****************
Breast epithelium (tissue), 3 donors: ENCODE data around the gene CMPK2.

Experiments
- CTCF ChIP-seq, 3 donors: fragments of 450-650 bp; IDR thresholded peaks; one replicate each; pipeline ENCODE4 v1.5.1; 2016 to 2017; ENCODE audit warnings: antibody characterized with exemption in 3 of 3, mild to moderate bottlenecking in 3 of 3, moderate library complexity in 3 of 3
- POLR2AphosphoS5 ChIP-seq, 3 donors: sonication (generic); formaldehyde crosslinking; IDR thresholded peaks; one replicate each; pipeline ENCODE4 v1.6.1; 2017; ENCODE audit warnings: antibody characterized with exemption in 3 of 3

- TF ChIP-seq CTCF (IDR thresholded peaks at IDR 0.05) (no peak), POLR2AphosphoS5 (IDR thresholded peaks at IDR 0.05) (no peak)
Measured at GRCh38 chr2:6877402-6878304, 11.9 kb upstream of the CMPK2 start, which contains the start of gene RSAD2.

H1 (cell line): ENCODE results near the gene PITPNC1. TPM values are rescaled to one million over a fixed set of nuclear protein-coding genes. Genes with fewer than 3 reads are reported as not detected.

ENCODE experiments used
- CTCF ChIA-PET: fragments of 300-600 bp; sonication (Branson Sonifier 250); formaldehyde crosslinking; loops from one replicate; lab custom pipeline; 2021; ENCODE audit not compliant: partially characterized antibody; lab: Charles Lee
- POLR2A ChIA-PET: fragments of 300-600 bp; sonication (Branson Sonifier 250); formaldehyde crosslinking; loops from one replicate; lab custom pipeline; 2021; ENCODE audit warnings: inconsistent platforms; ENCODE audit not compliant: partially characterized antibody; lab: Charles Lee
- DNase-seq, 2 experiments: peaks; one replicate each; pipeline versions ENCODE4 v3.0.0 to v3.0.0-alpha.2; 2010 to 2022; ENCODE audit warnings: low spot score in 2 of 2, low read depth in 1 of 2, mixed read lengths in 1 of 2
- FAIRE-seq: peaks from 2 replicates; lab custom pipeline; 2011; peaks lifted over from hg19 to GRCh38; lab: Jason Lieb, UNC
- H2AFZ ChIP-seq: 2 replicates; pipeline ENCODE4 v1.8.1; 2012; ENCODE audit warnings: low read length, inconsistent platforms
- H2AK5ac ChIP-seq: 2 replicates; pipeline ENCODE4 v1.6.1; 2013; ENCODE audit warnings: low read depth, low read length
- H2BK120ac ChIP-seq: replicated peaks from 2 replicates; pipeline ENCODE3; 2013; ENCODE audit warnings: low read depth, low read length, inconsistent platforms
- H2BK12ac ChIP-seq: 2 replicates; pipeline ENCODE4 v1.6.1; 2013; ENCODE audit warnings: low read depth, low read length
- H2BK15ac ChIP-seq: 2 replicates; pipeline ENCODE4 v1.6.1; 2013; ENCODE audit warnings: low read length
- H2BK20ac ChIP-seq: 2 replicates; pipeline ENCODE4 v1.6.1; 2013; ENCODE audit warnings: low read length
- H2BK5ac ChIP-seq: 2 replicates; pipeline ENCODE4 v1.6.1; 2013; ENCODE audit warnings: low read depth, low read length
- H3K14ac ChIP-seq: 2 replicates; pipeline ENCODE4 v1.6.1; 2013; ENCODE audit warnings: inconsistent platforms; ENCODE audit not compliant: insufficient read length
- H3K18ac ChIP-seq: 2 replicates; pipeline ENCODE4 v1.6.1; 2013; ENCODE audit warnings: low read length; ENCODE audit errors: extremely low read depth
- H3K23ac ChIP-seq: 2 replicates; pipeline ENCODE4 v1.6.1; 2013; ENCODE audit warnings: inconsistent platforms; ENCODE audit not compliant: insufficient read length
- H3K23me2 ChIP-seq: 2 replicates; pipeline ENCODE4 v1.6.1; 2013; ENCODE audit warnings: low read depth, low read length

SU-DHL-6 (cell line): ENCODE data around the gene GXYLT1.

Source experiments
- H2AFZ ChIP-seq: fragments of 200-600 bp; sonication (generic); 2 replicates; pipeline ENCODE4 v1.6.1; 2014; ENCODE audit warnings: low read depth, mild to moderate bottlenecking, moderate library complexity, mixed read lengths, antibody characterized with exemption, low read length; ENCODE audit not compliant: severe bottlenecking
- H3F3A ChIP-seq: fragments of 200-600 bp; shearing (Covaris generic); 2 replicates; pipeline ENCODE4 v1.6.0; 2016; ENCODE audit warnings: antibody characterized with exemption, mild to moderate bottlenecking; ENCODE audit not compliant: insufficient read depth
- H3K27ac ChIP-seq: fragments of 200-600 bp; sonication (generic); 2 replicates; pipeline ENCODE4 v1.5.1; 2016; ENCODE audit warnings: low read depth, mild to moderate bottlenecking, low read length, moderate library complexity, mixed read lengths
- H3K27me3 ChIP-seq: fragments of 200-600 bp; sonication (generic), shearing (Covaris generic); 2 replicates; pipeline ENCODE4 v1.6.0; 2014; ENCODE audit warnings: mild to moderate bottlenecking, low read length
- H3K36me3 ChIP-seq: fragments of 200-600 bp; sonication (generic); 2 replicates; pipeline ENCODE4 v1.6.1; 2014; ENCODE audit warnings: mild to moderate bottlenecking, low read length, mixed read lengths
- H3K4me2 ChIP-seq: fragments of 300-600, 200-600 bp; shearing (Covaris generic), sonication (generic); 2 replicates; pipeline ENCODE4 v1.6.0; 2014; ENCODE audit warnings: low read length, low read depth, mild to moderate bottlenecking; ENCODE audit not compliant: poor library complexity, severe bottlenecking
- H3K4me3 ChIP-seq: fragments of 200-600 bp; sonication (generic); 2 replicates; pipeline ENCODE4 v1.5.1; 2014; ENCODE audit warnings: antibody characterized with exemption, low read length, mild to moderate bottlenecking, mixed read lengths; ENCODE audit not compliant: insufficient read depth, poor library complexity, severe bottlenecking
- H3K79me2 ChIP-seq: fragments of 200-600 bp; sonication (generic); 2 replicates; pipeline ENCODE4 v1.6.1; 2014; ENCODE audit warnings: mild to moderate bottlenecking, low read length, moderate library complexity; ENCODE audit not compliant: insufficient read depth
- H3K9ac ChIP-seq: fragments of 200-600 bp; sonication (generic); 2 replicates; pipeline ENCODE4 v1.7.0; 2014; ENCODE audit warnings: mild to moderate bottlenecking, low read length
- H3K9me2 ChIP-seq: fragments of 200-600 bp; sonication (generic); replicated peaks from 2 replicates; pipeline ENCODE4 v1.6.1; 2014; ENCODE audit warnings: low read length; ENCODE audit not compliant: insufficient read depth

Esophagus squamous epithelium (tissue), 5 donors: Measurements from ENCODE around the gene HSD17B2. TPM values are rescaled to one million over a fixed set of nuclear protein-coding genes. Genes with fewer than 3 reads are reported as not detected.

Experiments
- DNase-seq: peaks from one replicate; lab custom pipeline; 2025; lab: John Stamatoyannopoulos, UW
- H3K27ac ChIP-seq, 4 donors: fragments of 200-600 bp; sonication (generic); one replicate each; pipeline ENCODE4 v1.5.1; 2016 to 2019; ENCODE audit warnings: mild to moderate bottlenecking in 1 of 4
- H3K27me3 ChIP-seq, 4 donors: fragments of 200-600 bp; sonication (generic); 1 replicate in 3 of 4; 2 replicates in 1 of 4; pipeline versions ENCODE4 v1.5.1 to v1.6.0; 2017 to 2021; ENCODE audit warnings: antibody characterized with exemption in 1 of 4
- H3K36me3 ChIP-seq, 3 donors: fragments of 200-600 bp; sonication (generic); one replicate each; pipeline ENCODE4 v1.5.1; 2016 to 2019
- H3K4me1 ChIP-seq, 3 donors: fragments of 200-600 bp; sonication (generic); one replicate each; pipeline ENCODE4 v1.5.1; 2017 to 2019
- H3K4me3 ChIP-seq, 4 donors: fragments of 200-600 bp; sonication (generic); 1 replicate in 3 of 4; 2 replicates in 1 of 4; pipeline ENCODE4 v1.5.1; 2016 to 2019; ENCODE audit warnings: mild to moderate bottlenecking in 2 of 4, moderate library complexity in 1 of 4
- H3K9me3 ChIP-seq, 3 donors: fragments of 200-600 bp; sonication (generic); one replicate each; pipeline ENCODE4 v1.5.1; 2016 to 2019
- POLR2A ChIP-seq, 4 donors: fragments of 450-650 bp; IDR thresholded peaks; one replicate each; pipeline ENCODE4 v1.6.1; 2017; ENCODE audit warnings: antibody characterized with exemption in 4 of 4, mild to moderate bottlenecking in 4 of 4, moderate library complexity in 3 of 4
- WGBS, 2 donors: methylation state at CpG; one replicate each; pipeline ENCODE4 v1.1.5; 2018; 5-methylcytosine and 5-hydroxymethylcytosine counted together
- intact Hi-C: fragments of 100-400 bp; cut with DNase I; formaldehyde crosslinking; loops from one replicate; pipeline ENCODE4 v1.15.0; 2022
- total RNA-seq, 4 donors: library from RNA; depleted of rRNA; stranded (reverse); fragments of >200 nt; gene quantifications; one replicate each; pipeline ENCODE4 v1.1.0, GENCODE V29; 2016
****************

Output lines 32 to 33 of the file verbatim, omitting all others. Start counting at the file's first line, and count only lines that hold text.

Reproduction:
- H3K4me3 ChIP-seq: fragments of 200-600 bp; sonication (generic); 2 replicates; pipeline ENCODE4 v1.5.1; 2014; ENCODE audit warnings: antibody characterized with exemption, low read length, mild to moderate bottlenecking, mixed read lengths; ENCODE audit not compliant: insufficient read depth, poor library complexity, severe bottlenecking
- H3K79me2 ChIP-seq: fragments of 200-600 bp; sonication (generic); 2 replicates; pipeline ENCODE4 v1.6.1; 2014; ENCODE audit warnings: mild to moderate bottlenecking, low read length, moderate library complexity; ENCODE audit not compliant: insufficient read depth